Heritability, Environmental Effects, and Genetic and Phenotypic Correlations of Oxidative Stress Resistance-Related Enzyme Activities During Early Life Stages in Atlantic Salmon

Siim Kahar*, Paul V. Debes, Kristina A.M. Vuori, Juha Pekka Vähä, Anti Vasemägi

*Corresponding author for this work

Research output: Contribution to journalArticlepeer-review

8 Citations (Scopus)


Oxidative stress (OS) may pose important physiological constraints on individuals, affecting trade-offs between growth and reproduction or ageing and survival. Despite such evolutionary and ecological importance, the results from studies on the magnitude of individual variation in OS resistance and the underlying causes of this variation such as genetic, environmental, and maternal origins, remain inconclusive. Using a high throughput methodology, we investigated the activity levels in three OS resistance-related enzymes (superoxide dismutase, SOD; glutathione reductase, GR; glutathione S-transferase, GST) during the early life stages of 1000 individuals from 50 paternal half-sib families in two populations of Atlantic salmon. Using animal mixed models, we detected the presence of narrow-sense heritability for SOD and GST; that for GST differed between populations due to differences in environmental variance. We found support for the presence of common environmental variation, including maternal effects, for only GR. Using a bivariate animal model, we detected a positive environmental correlation between activity levels of SOD and GST but were unable to detect an additive genetic correlation. Our results complement previous heritability findings for levels of reactive oxygen species or OS resistance by demonstrating the presence of heritability for OS-related enzyme activities. Our findings provide a foundation for future work, such as investigations on the evolutionary importance of variation in enzyme activities. In addition, our findings emphasise the importance of accounting for developmental stage, environmental variance, and kin relationships when investigating the OS-response at the enzyme activity level.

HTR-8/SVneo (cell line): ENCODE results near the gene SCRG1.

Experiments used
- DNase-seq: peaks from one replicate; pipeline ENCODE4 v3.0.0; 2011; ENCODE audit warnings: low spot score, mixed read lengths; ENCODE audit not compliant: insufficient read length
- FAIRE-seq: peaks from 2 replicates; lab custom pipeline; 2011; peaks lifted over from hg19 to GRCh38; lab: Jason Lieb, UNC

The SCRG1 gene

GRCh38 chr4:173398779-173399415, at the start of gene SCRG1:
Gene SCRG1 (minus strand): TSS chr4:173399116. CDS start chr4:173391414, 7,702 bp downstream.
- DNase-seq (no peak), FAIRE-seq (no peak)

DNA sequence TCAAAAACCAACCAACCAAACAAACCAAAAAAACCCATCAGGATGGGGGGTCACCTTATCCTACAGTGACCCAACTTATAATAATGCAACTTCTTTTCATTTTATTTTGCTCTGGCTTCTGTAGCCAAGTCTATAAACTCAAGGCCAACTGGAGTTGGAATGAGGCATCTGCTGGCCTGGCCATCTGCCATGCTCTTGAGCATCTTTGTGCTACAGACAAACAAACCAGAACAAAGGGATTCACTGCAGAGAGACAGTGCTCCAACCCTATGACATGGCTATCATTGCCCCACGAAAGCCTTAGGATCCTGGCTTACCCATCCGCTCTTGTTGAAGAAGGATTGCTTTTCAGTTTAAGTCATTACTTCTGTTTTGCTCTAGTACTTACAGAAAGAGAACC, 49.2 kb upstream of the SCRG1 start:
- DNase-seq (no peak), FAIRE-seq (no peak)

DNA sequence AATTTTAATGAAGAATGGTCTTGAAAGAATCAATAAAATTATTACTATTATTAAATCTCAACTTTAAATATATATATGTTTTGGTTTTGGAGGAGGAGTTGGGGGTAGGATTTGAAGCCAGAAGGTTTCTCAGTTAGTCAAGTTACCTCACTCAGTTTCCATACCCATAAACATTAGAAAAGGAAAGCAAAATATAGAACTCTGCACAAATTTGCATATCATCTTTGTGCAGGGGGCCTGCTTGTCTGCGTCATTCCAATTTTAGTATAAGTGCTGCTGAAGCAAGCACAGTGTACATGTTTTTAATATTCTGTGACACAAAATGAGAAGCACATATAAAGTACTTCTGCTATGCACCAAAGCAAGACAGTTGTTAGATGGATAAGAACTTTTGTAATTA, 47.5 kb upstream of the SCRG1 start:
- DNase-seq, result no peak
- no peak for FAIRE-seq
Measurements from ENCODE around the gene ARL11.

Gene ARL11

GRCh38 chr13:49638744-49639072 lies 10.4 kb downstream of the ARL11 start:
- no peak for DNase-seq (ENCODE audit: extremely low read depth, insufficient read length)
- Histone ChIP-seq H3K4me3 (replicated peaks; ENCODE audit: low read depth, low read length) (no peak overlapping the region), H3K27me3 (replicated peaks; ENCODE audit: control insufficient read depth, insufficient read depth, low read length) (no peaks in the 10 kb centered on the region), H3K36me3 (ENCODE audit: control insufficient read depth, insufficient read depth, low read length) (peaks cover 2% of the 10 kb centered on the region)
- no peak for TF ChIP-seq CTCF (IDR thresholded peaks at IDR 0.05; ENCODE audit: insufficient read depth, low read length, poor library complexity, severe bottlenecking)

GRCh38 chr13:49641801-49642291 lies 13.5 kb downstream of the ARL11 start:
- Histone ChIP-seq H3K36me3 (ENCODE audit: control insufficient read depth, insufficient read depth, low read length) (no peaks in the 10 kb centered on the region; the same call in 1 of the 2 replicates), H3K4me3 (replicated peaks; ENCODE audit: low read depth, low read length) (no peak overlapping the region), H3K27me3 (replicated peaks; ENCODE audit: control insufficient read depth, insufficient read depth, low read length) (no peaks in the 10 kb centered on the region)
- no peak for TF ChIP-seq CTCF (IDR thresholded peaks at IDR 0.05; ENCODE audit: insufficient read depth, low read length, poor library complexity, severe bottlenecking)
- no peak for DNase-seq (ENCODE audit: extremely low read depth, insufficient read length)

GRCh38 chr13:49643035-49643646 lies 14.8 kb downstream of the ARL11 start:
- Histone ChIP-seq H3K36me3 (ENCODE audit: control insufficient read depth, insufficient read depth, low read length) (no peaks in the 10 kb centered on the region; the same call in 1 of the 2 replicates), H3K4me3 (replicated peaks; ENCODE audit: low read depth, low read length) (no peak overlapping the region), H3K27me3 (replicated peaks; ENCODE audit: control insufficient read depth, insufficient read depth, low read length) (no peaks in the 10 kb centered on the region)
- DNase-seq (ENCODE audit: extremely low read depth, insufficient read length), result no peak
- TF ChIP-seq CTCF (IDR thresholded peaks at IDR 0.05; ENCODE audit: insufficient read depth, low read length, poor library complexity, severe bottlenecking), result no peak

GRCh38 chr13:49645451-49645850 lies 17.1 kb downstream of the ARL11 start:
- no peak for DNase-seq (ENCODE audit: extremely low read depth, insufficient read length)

Original languageEnglish
Pages (from-to)215-226
Number of pages12
JournalEvolutionary Biology
Issue number2
Publication statusPublished - 1 Jun 2016

Bibliographical note

Funding Information:
We thank the Põlula Fish Rearing Centre for creating and maintaining animals and logistic support; L. Maran, L. Pukk, K. Pai, I. Tallerman and M. Aid for hatchery assistance; T. Pajula, PM. Maravi, N. Vuori, M. Kanerva and K. Sõstar for laboratory assistance. For initial analyses and manuscript improvements we greatly thank M. Bruneaux. Sylvain Losdat and three anonymous reviewers are thanked for improving an earlier version of the manuscript. This study was funded by the SA Archimedes Foundation, Emil Aaltosen Säätiö and Oskar Öflunds Stiftelse to SK, the Estonian Science Foundation (Grant Numbers 6802, 8215) and the Estonian Ministry of Education and Research (institutional research funding project IUT8-2) to AV and the Academy of Finland to AV, J-PV and KV.

Publisher Copyright:
© 2016, Springer Science+Business Media New York.

Other keywords

  • Genetic correlation
  • Heritability
  • Oxidative stress
  • Reactive oxygen species
  • Salmo salar


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